AA: I think it still is possible. That's just no longer what everyone hopes to do. I think there's a new cohort, especially of people in cities, who actively don't want to do that.
MB: You mentioned not taking out your notebook until a certain point. I'm wondering about the intended process verses the actual process. You already said that you walked down the number of interviewees. But was there any, "I'm going to do the book in this way," then realizing you were going to have to take a different approach?
AA: Totally. So I had the deal to write the book back in 2012. I was twenty-six. And I didn't really have any idea how to write a book. That's all stuff that I found out while I was doing it. So the process was very much a learning experience for me, both in terms of the research and in terms of the writing. Which I think ultimately is the only way to learn how to write a book. I was schooled in many different ways, in that I discovered how my approach was wrong to begin with. For existence I started by looking for character types – a fuerdai, a fenqing – that would somehow represent different types of Chinese youth. And what I found out, when I started meeting people, is that obviously people are individuals. And they might fill several roles at the same time, and above all they have their own individual identities and contradictions. That's when I moved away from what the initial proposal, which was chapter profiles of these different character types, towards what the book is now: six lives interwoven throughout the book. And ultimately representing nothing except themselves, although I hope they do shed light on different aspects of being young in China at the same time.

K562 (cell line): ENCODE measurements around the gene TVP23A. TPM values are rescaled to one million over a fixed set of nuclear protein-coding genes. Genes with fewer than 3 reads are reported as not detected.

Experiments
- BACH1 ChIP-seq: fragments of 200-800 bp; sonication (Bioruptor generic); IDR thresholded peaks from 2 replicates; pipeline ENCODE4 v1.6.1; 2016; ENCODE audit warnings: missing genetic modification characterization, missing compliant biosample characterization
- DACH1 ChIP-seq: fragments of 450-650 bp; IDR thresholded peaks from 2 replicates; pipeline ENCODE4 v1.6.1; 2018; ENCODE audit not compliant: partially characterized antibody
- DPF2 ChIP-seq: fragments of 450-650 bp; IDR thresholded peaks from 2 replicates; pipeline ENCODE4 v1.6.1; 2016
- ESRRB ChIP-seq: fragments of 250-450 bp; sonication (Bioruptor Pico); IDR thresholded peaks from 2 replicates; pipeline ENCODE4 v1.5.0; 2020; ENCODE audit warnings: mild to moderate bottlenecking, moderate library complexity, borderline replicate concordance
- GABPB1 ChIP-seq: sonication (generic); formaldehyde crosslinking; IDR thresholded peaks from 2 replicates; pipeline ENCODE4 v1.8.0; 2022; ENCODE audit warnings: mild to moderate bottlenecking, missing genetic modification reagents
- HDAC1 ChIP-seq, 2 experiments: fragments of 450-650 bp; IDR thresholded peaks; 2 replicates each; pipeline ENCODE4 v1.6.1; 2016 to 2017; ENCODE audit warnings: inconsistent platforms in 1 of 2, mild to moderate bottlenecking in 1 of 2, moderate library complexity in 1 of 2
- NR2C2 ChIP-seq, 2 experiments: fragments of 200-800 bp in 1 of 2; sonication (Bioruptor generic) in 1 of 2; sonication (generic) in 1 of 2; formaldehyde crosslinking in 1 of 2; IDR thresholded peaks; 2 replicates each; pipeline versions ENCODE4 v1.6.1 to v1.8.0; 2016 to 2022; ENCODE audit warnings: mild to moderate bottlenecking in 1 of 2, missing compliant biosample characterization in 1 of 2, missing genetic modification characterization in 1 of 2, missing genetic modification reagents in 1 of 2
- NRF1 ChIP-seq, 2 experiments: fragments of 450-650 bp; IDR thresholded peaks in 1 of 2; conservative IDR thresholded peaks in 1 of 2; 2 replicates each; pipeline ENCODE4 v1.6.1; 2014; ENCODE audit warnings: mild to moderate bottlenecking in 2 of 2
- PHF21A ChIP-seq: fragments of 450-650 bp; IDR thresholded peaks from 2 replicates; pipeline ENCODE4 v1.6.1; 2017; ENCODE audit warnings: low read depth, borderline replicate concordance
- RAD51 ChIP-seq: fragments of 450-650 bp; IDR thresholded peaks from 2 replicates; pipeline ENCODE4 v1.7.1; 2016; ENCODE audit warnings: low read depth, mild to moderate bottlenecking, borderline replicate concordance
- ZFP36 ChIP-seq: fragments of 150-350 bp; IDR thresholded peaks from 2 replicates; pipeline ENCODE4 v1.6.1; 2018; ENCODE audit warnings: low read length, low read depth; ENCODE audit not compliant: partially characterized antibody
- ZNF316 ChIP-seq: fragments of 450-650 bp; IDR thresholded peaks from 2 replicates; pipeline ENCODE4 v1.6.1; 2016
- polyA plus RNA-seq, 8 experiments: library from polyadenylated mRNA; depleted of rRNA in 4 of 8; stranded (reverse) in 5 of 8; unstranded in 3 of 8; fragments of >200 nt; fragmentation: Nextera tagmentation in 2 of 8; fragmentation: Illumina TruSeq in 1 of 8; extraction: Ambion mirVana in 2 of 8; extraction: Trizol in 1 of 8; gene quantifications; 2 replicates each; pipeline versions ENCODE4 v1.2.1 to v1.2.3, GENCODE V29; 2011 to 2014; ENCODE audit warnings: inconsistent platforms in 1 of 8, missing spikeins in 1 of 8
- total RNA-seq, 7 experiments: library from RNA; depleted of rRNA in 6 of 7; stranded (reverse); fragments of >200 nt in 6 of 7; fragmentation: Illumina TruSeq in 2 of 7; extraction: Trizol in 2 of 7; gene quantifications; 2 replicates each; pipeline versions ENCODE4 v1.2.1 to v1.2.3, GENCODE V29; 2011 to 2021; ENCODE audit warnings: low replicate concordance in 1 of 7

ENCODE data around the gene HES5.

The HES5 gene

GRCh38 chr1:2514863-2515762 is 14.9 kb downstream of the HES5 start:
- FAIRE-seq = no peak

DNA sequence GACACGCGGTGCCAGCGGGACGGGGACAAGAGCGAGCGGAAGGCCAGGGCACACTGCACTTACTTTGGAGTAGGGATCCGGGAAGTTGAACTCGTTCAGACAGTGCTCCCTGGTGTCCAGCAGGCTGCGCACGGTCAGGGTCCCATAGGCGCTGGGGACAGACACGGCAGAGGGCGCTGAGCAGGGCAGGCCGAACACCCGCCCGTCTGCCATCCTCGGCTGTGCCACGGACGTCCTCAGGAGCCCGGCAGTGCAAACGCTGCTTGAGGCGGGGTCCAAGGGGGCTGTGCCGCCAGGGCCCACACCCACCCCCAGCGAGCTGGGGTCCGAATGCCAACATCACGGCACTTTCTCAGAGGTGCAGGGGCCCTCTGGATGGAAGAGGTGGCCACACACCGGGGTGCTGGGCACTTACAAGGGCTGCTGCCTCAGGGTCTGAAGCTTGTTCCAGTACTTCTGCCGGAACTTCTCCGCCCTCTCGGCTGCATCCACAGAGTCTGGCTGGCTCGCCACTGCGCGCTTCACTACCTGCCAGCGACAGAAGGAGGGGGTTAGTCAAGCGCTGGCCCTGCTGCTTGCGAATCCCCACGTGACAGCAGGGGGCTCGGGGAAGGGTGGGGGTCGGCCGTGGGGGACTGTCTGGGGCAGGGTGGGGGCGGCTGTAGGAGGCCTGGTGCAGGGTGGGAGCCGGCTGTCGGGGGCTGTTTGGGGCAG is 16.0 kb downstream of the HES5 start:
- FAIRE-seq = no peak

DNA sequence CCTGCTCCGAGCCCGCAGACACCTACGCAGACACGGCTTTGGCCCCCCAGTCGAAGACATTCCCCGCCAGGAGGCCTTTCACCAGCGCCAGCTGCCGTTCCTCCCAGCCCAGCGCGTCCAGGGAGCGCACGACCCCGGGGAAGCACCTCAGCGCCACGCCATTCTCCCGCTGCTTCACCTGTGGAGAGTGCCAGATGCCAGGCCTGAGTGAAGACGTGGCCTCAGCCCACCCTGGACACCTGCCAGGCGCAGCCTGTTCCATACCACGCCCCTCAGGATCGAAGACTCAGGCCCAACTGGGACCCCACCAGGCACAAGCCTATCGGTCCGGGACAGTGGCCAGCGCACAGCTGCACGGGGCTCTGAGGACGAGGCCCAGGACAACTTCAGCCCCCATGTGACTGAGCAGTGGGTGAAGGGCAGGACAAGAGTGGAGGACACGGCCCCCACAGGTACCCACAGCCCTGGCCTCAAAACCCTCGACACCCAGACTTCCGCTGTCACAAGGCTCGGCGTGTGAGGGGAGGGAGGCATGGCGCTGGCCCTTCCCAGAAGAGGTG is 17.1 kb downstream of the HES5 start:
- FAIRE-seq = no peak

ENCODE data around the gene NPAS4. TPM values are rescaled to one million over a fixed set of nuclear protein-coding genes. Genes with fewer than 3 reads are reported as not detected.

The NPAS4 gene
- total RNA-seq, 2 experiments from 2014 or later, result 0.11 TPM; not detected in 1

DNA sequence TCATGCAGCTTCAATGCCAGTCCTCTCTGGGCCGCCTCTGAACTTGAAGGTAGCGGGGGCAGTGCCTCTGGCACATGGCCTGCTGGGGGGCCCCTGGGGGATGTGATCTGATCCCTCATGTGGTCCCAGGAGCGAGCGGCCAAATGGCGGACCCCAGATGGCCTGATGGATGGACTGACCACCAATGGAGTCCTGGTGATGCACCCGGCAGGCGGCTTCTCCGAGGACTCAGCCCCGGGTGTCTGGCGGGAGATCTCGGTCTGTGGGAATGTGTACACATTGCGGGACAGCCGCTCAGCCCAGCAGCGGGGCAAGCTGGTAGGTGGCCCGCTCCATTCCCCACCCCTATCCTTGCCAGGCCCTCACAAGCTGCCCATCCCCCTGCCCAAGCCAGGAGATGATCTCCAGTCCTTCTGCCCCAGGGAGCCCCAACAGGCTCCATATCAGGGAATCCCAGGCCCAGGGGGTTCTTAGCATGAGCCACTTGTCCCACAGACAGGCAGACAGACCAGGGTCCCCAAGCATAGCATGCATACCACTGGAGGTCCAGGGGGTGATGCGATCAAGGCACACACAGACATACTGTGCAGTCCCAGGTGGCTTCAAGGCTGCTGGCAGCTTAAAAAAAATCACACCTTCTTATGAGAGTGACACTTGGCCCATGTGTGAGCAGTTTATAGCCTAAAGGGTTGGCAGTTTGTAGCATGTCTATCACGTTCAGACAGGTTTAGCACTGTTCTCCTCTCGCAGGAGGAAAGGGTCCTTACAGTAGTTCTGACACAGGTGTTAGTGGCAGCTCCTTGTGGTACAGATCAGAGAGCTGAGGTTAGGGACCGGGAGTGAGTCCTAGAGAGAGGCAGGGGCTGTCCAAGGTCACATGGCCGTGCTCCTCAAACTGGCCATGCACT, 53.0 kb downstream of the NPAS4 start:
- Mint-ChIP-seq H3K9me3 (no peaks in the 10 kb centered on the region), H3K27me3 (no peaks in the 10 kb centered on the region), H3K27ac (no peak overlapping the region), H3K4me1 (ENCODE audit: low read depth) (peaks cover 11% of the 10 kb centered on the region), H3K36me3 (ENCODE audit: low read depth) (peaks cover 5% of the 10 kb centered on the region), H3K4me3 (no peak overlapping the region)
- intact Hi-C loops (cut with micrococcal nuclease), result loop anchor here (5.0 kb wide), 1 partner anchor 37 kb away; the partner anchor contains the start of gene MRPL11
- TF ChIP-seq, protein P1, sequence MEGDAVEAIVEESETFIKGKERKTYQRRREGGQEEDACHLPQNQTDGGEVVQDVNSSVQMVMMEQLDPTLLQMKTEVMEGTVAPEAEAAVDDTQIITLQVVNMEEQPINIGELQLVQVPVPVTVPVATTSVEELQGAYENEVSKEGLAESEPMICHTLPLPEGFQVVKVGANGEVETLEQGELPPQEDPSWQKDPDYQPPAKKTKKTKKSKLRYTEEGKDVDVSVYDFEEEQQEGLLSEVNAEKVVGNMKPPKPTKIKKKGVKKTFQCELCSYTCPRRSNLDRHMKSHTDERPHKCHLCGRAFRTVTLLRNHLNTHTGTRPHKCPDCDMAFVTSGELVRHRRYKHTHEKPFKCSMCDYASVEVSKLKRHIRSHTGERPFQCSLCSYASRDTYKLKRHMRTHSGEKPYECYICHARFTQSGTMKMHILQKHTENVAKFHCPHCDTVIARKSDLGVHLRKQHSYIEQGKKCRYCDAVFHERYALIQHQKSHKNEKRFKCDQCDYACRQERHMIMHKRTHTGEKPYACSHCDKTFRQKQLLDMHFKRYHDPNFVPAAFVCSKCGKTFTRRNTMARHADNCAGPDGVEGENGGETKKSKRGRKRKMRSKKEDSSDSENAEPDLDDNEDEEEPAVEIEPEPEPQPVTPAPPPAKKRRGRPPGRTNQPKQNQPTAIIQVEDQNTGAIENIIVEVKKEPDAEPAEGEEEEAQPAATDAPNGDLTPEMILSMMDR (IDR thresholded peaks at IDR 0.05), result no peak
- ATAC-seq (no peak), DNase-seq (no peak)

MB: Yeah, which connects to another question. Maybe you already answered it. To what extent was homogeneity a problem? Like, "I want to profile these two people, but actually I want two people who are more different for the sake of balancing the book?"